As much as I fear for my brother's future, I also fear for my own. He is a huge part of my life, in fact he is the main push for most of the things I do in life. I am thankful for him and he is my inspiration - his future is my future. And that, is what I fear.
Not that I am not willing to do it. I would drop anything and everything for him. When it comes time, I will be his sole care giver. I will do so without even looking back. That won't even cross my mind. I know it may seem unrealistic, but taking care of my brother has been in my plans since I was a young girl. I've always had the idea to have him live with me for a year, so he can get out of the house, give my mom a break, and he can kind of live an "adult lifestyle." I have made my mind up about this matter and nothing and no one will stand in my way.
However, I wonder to myself as I get older, as my brother gets older, as this time together gets closer -- will I be able to do it? Yes, I grew up with Sammy and was a huge part of his care giving. But at the end of the day, it was my mom doing it all. She is the one who provides for him, dresses him, takes off for any appointments, picks him up from school early if he's sick, signs all of the legal documents, deals with the things he accidentally destroys, cleans up his messes, etc. Yes, I've helped -- but I'm still his sister and I get to go back to my house in Baltimore. My mom lives it.
Even though my mom would never force this plan on me, I want to do it. I have been planning my life around this. I want to develop a program that Sammy will be able to attend while I'm working and come home with me at night. This is what I'm working for. But I don't want to ever resent him. I don't want to feel like anything was taken from me. Will I be living like a normal young woman at whatever age this happens? Will this change things for me and my future family? Will anyone even be willing to take this on? A joke was made at a recent Sibling Panel that our brothers and sisters with Autism are our "boyfriend filter." Another girl made the point that it must be a pretty good filter because she's 33 and still single. I would never want to be with anyone who cannot accept my brother -- but it is a lot to ask, "Hey, I know we've only been hanging out a little while but for this to go anywhere at all, just FYI, my brother with Autism will be moving in with me permanently eventually."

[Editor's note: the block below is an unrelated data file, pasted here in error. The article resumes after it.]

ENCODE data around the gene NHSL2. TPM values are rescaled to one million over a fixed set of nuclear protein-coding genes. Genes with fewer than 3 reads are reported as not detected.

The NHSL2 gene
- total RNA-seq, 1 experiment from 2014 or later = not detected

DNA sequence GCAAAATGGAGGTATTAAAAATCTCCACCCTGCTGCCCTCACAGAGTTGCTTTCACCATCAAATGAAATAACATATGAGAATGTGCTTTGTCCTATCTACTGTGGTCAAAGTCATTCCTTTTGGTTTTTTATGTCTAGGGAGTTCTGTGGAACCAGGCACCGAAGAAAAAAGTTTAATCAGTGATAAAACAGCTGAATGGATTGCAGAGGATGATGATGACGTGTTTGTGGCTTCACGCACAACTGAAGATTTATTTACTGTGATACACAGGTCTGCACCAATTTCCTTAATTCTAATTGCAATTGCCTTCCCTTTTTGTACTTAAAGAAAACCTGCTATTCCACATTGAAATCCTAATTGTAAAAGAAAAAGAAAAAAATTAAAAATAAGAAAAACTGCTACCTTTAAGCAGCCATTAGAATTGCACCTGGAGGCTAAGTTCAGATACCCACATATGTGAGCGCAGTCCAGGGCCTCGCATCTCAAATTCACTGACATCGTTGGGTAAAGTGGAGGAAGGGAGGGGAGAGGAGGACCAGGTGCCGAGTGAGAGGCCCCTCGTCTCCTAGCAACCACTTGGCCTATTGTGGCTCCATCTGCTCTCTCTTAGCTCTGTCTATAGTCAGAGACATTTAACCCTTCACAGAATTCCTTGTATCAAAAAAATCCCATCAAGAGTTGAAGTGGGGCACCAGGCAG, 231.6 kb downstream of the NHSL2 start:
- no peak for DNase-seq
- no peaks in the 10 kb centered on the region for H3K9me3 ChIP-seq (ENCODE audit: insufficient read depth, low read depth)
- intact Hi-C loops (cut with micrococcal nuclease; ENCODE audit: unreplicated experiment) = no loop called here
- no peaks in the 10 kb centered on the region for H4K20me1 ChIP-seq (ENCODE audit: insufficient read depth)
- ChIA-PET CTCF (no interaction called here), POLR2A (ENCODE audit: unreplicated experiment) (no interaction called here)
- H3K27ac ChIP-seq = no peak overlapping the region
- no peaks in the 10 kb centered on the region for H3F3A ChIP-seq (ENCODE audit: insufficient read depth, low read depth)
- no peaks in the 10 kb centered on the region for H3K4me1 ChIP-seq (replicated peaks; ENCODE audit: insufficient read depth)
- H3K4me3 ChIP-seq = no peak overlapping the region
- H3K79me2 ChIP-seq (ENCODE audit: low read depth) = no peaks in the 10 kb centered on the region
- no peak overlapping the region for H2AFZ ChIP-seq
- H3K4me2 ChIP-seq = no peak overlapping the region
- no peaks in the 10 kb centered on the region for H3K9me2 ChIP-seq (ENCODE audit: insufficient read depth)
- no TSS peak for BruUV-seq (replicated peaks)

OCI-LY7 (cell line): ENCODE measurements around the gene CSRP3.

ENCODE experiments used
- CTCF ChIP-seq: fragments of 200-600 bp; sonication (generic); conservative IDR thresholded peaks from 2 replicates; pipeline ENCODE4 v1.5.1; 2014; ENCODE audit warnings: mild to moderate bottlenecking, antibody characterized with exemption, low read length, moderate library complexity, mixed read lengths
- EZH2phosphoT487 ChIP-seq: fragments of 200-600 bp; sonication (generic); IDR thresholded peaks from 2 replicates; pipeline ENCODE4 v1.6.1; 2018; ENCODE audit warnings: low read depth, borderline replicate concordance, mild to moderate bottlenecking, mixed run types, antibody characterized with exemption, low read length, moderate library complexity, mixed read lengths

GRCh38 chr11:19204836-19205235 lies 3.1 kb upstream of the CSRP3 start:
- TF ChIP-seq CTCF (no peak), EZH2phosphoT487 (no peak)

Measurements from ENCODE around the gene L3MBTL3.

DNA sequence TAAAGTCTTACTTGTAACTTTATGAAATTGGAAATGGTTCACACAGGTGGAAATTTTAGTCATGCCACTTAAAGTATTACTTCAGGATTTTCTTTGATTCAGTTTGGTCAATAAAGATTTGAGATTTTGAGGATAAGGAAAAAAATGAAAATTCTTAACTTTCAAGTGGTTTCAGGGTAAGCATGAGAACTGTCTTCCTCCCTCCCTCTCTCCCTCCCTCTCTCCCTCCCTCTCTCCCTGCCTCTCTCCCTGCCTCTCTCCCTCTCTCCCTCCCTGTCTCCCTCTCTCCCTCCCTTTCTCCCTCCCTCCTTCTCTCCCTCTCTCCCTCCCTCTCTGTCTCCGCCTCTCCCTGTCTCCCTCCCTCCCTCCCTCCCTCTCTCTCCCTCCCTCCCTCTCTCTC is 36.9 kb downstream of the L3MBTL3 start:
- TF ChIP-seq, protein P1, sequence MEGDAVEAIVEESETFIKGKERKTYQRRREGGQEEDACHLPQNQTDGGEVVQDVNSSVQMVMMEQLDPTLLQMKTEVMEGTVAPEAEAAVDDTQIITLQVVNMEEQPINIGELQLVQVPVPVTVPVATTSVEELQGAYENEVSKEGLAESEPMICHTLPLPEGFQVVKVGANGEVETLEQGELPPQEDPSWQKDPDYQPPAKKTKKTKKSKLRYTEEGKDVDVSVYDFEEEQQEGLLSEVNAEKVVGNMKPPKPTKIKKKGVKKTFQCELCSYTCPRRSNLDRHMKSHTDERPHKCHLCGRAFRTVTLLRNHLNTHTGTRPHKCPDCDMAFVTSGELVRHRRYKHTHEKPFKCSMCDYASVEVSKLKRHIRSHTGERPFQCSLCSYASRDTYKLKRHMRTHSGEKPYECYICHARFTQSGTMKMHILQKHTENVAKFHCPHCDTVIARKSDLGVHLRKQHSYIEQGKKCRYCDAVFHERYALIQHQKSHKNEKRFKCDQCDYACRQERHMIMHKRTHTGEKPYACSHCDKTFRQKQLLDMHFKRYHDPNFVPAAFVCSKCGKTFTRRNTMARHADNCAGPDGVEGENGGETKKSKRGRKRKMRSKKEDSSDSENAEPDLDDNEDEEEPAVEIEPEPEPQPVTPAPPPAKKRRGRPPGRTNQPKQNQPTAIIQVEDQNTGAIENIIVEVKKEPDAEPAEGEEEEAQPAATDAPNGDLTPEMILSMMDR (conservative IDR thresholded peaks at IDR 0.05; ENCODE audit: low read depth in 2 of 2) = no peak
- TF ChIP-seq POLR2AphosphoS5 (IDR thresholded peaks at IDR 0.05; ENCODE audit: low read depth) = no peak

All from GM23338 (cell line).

As I'm writing this, I feel like this sounds like, "poor me" or that I don't want to take care of my brother. I hope it doesn't come across like that at all because there is no way that is how I feel. I'm afraid I won't be able to do it. Will I make Sammy happy like my mom can? Will I be able to provide for him appropriately as we both get older? Will I accomplish what I want to accomplish for him? This is the most exciting part of my life as I finish school, accomplish my goals, create my program, experience new people/ideas, and get closer to my main dream -- but what if it doesn't measure up to what I've built up in my head? Sammy deserves the best, and I want to give him that.
Also... on a completely different note, when my brother was first undergoing at-home treatments/therapies, my mom contacted Dickinson College in hopes that some of the Psychology students would want to help run his program by working with him. The wonderful, Jen Krom, not only volunteered but changed my brother's life. She has become an amazing inspiration and one of my top role models. I cannot thank her enough for what she has done for my brother and for what she is doing for individuals on the Autism spectrum. Please visit her website.
Autism from a sibling's point of view...
My name is Paige and I am 26 years old. I graduated from Towson University with a Psychology Bachelors Degree and from Johns Hopkins with a Post-Bacc Certificate in Education of Autism and other Pervasive Disorders at . I recently left my job at Kennedy Krieger Institute and began my Master's Degree in Applied Behavior Analysis at University of South Florida. My younger brother, Sammy, is 20 and has Autism. He is non-vocal, unaware of safety, is not toilet trained, cannot get himself dressed, and has difficulty with everyday activities that we all take advantage of. He works harder every single day of his life than anyone I know and he always does it with a smile on his face. He is my true hero and inspiration and because of him, I have dedicated my life to advocating and creating opportunities for individuals with Autism. I hope that I can make him proud and this blog is just a small part of the awareness I hope I can create about Autism and support other siblings impacted by Autism. I love you Sammy - thank you for everything.